Before long, the entire campus was celebrating. They even rang the college bell at 10:00 a.m. President Becker was out of town, but upon returning found the faculty and staff having a picnic on his lawn. With accreditation, HC was positioned to attract more donors and students, plus better faculty.

Elmer Becker retired from the presidency in 1965 and passed away four years later.

Martin Boehm and William Otterbein were elected bishops in 1800, when the denomination officially organized. The understanding was that these were four-year terms, which meant they would hold a new election in 1804.

However, only five people showed up for the 1804 meeting. There was some kind of epidemic going on, probably yellow fever or cholera. Boehm was there, but not Otterbein. So the election was put off until 1805. Thus, Boehm and Otterbein started out serving five-year terms.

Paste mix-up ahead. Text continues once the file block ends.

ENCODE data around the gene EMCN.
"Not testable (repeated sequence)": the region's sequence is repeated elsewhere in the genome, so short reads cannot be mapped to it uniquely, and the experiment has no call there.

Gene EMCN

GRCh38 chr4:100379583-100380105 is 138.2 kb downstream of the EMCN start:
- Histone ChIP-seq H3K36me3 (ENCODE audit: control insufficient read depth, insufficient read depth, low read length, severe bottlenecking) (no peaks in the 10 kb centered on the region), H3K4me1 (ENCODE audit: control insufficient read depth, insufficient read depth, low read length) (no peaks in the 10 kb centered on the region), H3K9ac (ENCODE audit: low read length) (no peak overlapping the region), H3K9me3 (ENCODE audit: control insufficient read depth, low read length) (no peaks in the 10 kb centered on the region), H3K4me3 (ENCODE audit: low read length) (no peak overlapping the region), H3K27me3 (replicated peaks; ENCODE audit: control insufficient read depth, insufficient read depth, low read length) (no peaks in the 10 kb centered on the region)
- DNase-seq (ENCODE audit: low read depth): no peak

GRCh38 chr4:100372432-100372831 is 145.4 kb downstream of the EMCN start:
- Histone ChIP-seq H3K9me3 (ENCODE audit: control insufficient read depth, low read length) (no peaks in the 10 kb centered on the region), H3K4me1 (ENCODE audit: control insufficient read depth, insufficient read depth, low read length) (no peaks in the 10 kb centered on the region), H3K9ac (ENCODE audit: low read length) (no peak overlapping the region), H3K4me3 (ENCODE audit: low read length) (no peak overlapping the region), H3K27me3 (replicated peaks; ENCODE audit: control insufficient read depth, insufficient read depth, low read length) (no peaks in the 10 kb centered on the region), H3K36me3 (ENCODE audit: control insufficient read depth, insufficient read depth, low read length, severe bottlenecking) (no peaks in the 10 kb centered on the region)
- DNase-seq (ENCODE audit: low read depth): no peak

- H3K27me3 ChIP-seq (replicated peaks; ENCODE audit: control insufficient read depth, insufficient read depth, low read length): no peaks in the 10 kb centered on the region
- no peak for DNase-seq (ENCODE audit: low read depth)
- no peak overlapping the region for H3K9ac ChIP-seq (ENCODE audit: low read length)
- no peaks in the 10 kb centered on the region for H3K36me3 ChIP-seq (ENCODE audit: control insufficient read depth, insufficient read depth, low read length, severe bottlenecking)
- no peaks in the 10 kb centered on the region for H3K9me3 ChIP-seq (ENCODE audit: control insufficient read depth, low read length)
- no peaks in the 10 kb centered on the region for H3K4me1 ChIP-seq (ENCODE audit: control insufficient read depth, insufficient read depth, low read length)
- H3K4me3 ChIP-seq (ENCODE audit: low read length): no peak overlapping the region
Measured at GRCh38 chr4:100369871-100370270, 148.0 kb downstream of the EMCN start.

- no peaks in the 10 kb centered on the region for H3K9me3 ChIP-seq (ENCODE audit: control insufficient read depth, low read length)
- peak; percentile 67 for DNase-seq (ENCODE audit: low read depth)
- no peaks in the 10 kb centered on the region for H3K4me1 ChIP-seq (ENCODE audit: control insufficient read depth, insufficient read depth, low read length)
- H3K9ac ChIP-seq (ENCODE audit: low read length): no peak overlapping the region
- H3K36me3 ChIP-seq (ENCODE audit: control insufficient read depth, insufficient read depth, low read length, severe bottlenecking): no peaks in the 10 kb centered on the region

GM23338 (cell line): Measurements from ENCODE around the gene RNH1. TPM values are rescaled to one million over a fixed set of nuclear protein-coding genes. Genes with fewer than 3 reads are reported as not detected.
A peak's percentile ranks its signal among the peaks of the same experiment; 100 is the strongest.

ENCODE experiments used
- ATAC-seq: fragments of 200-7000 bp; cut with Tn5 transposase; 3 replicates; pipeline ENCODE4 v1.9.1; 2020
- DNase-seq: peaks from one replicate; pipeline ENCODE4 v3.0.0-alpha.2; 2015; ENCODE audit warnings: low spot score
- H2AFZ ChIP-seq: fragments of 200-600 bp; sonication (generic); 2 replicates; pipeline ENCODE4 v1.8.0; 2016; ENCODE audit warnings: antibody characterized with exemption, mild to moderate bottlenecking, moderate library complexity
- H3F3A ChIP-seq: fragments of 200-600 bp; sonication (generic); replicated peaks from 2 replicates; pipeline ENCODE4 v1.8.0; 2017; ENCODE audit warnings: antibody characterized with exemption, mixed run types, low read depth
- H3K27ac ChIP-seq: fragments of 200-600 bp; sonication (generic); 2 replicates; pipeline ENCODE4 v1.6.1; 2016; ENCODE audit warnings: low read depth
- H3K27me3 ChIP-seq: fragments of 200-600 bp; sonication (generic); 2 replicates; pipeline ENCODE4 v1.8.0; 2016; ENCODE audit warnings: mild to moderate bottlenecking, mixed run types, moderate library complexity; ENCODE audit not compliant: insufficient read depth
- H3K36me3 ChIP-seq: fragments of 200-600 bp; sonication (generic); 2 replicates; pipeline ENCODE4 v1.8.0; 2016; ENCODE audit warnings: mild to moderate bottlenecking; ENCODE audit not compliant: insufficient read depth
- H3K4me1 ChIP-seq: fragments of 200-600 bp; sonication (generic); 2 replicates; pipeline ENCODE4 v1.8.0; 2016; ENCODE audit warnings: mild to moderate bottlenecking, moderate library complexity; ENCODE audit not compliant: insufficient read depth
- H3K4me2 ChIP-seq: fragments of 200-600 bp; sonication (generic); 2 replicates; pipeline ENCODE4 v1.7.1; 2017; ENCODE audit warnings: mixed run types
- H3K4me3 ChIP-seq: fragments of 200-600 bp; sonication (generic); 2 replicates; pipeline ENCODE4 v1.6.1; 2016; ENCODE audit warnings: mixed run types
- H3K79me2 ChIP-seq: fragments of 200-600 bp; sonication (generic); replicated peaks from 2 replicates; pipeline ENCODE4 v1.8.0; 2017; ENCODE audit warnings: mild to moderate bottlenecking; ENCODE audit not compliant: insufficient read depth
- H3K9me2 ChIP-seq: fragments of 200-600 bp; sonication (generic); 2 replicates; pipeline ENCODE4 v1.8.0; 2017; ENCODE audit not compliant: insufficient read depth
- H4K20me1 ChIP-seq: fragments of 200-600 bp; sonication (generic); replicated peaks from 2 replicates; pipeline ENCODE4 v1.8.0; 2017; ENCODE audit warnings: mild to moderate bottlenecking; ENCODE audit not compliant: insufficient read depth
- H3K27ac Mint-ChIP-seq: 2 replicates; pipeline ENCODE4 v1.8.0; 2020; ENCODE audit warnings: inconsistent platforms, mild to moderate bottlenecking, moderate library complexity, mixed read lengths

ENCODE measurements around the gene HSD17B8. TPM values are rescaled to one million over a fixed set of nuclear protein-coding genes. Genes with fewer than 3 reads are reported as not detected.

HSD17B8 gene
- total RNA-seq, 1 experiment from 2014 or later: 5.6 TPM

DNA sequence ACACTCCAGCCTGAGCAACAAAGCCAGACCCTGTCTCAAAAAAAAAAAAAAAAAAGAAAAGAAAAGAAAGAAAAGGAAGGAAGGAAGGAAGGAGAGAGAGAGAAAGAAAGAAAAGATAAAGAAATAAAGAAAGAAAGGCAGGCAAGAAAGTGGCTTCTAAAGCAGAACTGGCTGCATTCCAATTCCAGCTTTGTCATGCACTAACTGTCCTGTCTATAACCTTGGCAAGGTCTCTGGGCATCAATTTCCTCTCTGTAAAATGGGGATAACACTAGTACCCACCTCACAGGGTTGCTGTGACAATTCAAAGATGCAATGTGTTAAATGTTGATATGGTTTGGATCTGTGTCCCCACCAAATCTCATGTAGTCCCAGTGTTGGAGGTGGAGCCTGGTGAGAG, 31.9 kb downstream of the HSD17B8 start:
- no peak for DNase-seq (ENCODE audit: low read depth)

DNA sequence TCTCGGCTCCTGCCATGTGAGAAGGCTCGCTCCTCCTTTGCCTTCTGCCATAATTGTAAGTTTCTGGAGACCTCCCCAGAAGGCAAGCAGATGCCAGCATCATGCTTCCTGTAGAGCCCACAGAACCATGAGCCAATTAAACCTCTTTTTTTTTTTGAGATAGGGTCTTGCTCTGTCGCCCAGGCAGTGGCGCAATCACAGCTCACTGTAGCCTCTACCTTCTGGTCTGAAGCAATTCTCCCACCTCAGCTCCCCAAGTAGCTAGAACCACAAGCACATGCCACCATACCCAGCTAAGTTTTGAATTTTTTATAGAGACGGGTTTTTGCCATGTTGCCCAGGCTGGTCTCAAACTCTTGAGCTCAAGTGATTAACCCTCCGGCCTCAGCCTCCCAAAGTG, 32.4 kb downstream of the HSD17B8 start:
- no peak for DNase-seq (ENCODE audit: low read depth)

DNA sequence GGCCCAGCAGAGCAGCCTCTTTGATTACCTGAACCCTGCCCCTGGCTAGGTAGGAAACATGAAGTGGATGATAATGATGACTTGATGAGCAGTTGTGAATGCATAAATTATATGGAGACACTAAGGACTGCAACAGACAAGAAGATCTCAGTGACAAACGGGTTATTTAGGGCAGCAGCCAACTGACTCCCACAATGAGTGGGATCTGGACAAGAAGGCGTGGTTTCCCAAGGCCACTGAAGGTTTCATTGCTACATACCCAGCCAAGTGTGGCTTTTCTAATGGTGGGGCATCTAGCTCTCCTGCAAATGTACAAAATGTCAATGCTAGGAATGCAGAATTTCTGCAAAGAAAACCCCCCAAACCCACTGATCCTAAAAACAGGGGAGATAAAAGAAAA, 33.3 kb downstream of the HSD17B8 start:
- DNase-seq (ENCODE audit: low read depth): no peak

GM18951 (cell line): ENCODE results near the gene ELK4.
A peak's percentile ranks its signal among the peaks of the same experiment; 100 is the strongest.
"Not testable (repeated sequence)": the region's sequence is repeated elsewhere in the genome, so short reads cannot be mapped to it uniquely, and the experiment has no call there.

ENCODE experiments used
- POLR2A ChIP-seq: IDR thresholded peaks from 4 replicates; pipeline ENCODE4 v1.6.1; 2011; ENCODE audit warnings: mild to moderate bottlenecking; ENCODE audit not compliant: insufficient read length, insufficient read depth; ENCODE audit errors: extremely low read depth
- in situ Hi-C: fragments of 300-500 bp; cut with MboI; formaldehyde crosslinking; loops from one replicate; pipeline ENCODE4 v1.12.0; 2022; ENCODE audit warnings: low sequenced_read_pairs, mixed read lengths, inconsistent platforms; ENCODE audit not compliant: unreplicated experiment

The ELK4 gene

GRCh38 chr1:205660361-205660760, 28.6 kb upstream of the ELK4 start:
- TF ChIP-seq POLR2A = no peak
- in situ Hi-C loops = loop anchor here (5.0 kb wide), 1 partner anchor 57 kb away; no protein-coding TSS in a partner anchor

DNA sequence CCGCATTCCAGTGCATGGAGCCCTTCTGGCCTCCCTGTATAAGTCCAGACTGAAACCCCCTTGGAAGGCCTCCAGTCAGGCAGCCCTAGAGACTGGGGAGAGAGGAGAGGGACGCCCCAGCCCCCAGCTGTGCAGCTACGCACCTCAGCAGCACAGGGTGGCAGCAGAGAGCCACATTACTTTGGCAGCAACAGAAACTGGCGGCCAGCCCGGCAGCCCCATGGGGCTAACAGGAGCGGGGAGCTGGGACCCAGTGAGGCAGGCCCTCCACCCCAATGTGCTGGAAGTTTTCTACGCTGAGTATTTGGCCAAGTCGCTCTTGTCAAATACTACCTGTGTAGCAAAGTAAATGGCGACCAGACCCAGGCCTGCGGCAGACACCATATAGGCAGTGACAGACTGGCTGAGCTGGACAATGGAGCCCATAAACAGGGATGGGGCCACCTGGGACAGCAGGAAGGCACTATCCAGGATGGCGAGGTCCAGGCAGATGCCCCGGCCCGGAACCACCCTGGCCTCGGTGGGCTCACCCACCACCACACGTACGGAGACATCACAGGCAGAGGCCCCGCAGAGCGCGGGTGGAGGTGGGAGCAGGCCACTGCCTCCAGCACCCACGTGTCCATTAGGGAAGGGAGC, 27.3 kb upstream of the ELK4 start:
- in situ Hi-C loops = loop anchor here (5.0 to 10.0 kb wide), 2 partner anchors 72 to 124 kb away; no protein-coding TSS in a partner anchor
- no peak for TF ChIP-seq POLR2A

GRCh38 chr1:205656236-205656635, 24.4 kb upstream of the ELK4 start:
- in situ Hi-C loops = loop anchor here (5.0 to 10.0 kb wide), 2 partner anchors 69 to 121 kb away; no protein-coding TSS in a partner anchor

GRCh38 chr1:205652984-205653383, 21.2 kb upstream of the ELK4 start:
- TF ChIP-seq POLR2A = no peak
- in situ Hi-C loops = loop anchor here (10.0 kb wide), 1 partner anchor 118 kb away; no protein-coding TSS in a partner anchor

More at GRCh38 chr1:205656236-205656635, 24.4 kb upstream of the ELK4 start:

The 1805 conference began on May 29, 1805. Both Boehm, 80, and Otterbein, 79, were among the 21 ministers who attended, and they were re-elected as bishops.

That was the last conference Otterbein attended, though he continued as bishop until 1813. Boehm attended most years up through 1811, presiding alone. When neither bishop attended, Christian Newcomer and George Geeting presided.

There doesn’t seem to be any record of Boehm and Otterbein being re-elected in 1809. Nevertheless, we have traditionally held that Boehm and Otterbein served as bishops until their deaths in 1812 and 1813 respectively (both at age 87).

William Davis was born in 1812 and grew up in southern Indiana, which was untamed frontier back then. Raised in a very religious home, Davis gave his life to Christ at age 16. He preached his first sermon one week after turning 17, and was given a circuit of churches. For a while, he traveled to his churches on foot. When that became too difficult, he hired himself out at $8 a month until he could buy a horse and saddle.